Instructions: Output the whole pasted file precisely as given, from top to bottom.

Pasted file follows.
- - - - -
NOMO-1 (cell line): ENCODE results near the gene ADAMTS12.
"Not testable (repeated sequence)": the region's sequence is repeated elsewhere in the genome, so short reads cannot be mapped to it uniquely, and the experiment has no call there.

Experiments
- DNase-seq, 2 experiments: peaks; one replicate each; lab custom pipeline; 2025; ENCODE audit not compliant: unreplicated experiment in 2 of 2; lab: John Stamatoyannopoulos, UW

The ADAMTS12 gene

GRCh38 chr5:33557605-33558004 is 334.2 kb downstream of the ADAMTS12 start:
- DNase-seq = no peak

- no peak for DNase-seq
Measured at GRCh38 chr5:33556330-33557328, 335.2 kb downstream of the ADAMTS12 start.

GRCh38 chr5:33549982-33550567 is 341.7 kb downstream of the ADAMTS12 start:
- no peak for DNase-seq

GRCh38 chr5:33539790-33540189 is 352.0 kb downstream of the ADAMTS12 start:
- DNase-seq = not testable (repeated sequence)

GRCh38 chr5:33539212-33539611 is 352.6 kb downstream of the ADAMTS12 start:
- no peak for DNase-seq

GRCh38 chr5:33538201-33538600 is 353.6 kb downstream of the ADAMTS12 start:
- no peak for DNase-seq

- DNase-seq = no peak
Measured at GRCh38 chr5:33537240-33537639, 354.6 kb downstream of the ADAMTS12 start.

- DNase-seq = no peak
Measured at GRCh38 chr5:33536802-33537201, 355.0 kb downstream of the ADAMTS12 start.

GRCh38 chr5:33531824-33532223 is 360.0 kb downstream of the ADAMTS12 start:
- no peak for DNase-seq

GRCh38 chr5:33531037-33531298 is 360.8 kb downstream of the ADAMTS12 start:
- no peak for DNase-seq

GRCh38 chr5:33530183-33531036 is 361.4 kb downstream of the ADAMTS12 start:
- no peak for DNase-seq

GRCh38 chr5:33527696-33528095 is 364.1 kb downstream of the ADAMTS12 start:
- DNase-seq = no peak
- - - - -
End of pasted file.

NOMO-1 (cell line): ENCODE results near the gene ADAMTS12.
"Not testable (repeated sequence)": the region's sequence is repeated elsewhere in the genome, so short reads cannot be mapped to it uniquely, and the experiment has no call there.

Experiments
- DNase-seq, 2 experiments: peaks; one replicate each; lab custom pipeline; 2025; ENCODE audit not compliant: unreplicated experiment in 2 of 2; lab: John Stamatoyannopoulos, UW

The ADAMTS12 gene

GRCh38 chr5:33557605-33558004 is 334.2 kb downstream of the ADAMTS12 start:
- DNase-seq = no peak

- no peak for DNase-seq
Measured at GRCh38 chr5:33556330-33557328, 335.2 kb downstream of the ADAMTS12 start.

GRCh38 chr5:33549982-33550567 is 341.7 kb downstream of the ADAMTS12 start:
- no peak for DNase-seq

GRCh38 chr5:33539790-33540189 is 352.0 kb downstream of the ADAMTS12 start:
- DNase-seq = not testable (repeated sequence)

GRCh38 chr5:33539212-33539611 is 352.6 kb downstream of the ADAMTS12 start:
- no peak for DNase-seq

GRCh38 chr5:33538201-33538600 is 353.6 kb downstream of the ADAMTS12 start:
- no peak for DNase-seq

- DNase-seq = no peak
Measured at GRCh38 chr5:33537240-33537639, 354.6 kb downstream of the ADAMTS12 start.

- DNase-seq = no peak
Measured at GRCh38 chr5:33536802-33537201, 355.0 kb downstream of the ADAMTS12 start.

GRCh38 chr5:33531824-33532223 is 360.0 kb downstream of the ADAMTS12 start:
- no peak for DNase-seq

GRCh38 chr5:33531037-33531298 is 360.8 kb downstream of the ADAMTS12 start:
- no peak for DNase-seq

GRCh38 chr5:33530183-33531036 is 361.4 kb downstream of the ADAMTS12 start:
- no peak for DNase-seq

GRCh38 chr5:33527696-33528095 is 364.1 kb downstream of the ADAMTS12 start:
- DNase-seq = no peak